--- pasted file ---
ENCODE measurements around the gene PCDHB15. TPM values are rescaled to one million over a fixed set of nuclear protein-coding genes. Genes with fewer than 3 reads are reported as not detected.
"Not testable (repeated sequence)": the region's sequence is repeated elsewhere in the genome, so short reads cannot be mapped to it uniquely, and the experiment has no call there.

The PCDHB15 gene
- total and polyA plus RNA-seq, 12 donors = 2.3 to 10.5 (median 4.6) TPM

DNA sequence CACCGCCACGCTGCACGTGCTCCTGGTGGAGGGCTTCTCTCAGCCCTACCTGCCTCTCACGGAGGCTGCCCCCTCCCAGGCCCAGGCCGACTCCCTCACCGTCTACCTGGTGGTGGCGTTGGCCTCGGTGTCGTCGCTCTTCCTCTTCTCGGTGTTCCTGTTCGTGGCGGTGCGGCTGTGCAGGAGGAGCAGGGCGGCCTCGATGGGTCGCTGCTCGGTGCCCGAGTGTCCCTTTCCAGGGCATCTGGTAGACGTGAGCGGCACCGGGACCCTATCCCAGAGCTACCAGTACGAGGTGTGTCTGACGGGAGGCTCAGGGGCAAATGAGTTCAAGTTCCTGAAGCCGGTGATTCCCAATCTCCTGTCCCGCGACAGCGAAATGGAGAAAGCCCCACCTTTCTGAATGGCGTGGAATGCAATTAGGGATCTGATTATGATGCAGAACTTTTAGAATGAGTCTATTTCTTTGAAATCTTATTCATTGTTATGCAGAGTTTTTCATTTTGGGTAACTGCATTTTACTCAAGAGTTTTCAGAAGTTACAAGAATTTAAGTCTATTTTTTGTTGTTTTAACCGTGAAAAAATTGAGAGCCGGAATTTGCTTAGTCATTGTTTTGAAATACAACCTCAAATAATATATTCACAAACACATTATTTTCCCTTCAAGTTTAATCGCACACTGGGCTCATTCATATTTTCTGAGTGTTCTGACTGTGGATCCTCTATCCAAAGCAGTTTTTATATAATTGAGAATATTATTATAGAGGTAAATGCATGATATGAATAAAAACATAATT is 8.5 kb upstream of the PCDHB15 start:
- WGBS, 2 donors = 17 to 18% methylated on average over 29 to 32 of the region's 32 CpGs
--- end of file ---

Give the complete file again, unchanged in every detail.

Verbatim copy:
ENCODE measurements around the gene PCDHB15. TPM values are rescaled to one million over a fixed set of nuclear protein-coding genes. Genes with fewer than 3 reads are reported as not detected.
"Not testable (repeated sequence)": the region's sequence is repeated elsewhere in the genome, so short reads cannot be mapped to it uniquely, and the experiment has no call there.

The PCDHB15 gene
- total and polyA plus RNA-seq, 12 donors = 2.3 to 10.5 (median 4.6) TPM

DNA sequence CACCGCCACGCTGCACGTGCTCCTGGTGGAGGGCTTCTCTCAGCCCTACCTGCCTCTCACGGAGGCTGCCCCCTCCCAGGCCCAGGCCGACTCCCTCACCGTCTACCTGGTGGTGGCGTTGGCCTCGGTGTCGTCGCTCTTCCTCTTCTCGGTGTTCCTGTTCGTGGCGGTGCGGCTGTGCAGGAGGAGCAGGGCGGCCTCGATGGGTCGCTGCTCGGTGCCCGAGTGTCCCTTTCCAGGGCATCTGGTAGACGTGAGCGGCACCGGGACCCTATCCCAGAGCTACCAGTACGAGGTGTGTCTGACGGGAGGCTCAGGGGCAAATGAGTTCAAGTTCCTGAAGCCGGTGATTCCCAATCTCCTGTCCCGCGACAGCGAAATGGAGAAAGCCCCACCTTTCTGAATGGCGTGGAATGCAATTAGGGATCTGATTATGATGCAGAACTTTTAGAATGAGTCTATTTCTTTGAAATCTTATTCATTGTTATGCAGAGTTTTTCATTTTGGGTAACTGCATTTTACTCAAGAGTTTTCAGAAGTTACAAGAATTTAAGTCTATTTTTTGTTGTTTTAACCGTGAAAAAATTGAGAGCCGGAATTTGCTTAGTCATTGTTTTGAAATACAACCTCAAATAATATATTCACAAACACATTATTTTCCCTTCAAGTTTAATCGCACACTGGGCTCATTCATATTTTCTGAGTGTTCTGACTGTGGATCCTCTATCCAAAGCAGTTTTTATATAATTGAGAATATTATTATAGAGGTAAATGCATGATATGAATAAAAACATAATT is 8.5 kb upstream of the PCDHB15 start:
- WGBS, 2 donors = 17 to 18% methylated on average over 29 to 32 of the region's 32 CpGs